Traditional multi-management firms have increased their offerings following calls for more fiduciary responsibility, as Helen Fowler reports
Pension fund trustees typically spend more than half their time deciding which managers to choose to handle their investments. Yet research shows that manager selection only contributes around 5-10% of the fund’s returns. Against this background, it is little wonder that the role of multi-managers is evolving to include a wider range of services, such as setting asset allocation, managing risk and checking the strength of counterparties, so that providers can continue to justify their existence.
Traditionally, a multi-manager’s job was to hunt out the top investment firms in a particular asset class, such as equities or bonds, and combine them in a client’s portfolio. Nowadays, multi-managers are increasingly likely to offer other services, known as fiduciary management or total plan outsourcing, allowing them to manage a pension fund’s entire investment portfolio and risk.
“There is a diminishing role for a straightforward multi-manager,” said Mercer client director of implemented investment solutions, Daniel Melley, “because pension funds are looking for more than picking-and-choosing managers. That’s just one piece of the puzzle. They want to know the right strategies.”
Fiduciary management allows an outside manager to manage a pension fund’s entire investment portfolio and risk. In contrast, multi-management allows a pension fund only to delegate the manager selection process. Fiduciary management is a relatively recent arrival in the UK, where it has been around for barely a couple of years. But UK trustees are quickly warming to a practice that has existed in the US for over a decade and in the Netherlands for three to four years.
Multi-managers are rising to the challenge, adapting their offerings to include extra services. As a result, the future looks increasingly uncertain for stand-alone multi-managers who can offer only manager selection.
Recent history has worked against them. Multi-managers have attracted controversy for the double whammy of poor performance and high fees. “They haven’t been doing that well, because of their inability to outperform other sectors,” said Cerulli Associates analyst, Yoon Ng. “And there is a stigma around them for charging really high fees.”
Multi-managers routinely charge clients more than 2% for their services, a level Ng described as ‘exorbitant’. And, although touted as defensive, the products lost an average 18% of their value in 2008, according to Cerulli.
At April this year, they were up barely half a percentage point. “They haven’t performed the way they were meant to do,” said Cerulli analyst, Jana Pristovsek.
Meanwhile, the financial crisis, which destroyed the value of so many pension fund portfolios, is driving the trend to fiduciary management. Aware of the consequences of getting decisions wrong, or faced with large deficits they must plug, trustees are no longer content simply to hand over manager selection.
As fiduciary management rises in popularity in the UK, the worlds of multi-management, investment consulting and fiduciary management are blending together.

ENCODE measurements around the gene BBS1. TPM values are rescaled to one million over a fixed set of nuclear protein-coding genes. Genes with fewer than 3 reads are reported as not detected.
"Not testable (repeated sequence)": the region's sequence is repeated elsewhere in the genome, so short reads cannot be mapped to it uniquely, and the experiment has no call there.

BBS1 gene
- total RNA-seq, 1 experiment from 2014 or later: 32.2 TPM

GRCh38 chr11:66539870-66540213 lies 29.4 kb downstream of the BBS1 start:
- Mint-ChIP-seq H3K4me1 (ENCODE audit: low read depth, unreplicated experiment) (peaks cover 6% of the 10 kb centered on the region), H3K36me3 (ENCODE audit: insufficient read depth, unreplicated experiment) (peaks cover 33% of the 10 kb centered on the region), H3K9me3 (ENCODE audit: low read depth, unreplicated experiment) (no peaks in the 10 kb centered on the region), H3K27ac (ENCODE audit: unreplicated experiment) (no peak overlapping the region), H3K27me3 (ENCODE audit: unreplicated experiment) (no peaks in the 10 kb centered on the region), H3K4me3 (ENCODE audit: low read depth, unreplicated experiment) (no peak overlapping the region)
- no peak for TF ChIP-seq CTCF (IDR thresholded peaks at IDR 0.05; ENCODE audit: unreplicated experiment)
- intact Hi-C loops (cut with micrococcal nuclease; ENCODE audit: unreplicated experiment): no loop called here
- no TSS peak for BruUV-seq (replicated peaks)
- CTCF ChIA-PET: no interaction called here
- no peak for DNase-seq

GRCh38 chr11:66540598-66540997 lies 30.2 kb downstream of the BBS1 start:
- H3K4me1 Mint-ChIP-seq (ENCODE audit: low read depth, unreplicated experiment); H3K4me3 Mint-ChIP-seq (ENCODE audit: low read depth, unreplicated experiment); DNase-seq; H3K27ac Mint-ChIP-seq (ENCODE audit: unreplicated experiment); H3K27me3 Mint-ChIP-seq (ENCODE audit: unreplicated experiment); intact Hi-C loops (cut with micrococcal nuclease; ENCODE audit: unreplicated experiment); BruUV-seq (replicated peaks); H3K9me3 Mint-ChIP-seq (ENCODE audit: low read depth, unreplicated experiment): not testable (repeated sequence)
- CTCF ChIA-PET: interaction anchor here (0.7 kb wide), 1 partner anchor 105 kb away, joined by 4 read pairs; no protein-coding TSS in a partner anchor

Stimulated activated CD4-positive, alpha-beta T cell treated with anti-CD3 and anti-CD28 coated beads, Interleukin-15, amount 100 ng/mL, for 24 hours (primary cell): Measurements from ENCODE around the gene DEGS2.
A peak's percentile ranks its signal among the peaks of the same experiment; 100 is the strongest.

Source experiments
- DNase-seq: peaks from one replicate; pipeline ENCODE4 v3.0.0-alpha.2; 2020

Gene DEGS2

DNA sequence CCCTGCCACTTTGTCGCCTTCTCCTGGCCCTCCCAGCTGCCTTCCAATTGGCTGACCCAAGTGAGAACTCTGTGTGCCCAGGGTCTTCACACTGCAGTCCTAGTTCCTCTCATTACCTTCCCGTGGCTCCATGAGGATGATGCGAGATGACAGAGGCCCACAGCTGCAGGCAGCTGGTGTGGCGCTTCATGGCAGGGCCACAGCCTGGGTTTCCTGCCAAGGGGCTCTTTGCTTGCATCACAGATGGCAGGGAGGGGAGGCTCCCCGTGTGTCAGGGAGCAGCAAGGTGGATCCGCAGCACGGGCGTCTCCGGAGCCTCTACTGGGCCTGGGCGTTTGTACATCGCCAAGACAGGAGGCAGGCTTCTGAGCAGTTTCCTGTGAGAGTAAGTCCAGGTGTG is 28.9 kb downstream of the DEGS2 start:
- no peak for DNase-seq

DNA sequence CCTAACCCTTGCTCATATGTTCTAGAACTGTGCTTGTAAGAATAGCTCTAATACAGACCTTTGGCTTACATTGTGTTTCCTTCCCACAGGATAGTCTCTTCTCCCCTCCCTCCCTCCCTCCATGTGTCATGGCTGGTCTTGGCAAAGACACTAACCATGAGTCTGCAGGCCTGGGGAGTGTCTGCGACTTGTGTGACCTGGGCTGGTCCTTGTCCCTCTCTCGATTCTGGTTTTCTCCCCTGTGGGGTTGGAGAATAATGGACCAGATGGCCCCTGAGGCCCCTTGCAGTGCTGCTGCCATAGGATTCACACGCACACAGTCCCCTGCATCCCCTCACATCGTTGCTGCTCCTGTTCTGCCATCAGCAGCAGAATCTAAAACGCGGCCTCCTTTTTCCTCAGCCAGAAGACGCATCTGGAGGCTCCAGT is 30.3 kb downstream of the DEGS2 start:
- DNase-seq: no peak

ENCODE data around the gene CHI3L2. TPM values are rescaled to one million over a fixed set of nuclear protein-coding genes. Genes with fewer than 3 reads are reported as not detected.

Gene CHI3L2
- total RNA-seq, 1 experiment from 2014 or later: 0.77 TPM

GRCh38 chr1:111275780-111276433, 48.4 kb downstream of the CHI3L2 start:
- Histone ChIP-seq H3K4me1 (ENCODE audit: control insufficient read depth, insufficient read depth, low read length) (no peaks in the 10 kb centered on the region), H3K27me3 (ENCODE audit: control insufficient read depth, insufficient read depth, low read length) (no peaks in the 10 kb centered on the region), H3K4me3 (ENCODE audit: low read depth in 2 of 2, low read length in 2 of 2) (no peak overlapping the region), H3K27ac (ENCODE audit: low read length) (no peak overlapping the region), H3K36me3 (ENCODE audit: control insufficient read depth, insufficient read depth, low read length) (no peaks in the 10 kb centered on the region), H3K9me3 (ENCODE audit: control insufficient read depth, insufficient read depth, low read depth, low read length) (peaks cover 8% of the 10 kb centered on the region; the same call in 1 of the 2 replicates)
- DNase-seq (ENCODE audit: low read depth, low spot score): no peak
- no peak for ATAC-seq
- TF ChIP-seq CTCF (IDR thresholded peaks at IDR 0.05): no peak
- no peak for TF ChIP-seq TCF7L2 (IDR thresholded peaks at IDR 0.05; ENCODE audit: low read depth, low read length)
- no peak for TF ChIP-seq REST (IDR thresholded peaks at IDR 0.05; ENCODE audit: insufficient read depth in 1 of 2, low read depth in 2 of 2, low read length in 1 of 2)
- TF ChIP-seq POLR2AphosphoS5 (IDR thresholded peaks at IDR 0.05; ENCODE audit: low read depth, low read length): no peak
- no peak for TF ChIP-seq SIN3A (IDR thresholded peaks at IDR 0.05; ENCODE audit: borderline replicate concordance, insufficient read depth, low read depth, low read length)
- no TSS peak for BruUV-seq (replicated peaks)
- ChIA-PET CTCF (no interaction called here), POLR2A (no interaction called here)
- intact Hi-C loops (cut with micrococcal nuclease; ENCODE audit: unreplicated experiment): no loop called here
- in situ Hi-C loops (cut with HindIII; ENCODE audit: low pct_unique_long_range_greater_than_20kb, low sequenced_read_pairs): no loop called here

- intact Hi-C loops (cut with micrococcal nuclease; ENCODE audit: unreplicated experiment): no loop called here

Firms are yoking their multi-management operations together with their fiduciary businesses. FundQuest, the multi-management business owned by BNP Paribas with €36bn ($50.4bn) under management, is an example of a multi-manager that is evolving to include a wider set of services. In the past year the firm has begun working more closely with the fiduciary management arm of its French owner.
“At BNP Paribas, we have a team that does fiduciary management and increasingly we are working together,” said FundQuest UK’s chief executive, Antony John.
“Clients expect more than they did five years ago,” he said. “They expect much more in terms of detailed information and due diligence. And they expect a regularity of contact and reporting, since the internet has shortened time lines.”
“Multi-management has matured into an all-encompassing umbrella proposition,” said John. “There is to some extent a blurring of the lines between multi-management and consultancy.”
SEI is another multi-manager embracing fiduciary management. According to Ashish Kapur, head of institutional solutions for Europe, Middle East and Africa, who joined the firm from investment consultant Mercer several years ago, doing so is a natural extension of what the firm was already doing. “Slowly, multi-manager mandates have evolved to incorporate strategic advice, becoming fiduciary management,” said Kapur. “It’s been an evolution for us. We didn’t decide one day to do this.” SEI administers $380bn in mutual fund and pooled assets, while managing a further $149bn directly.
The firm still has a few clients for whom it provides only multi-management. “But even they involve some rebalancing and strategic work,” said Kapur. Offering strategic advice alongside multi-management allows SEI to go back to its roots in the 1980s, when it was a US investment consultant, before deciding there was an inherent conflict of interests between asset management and investment consultancy. It subsequently sold the consultancy business.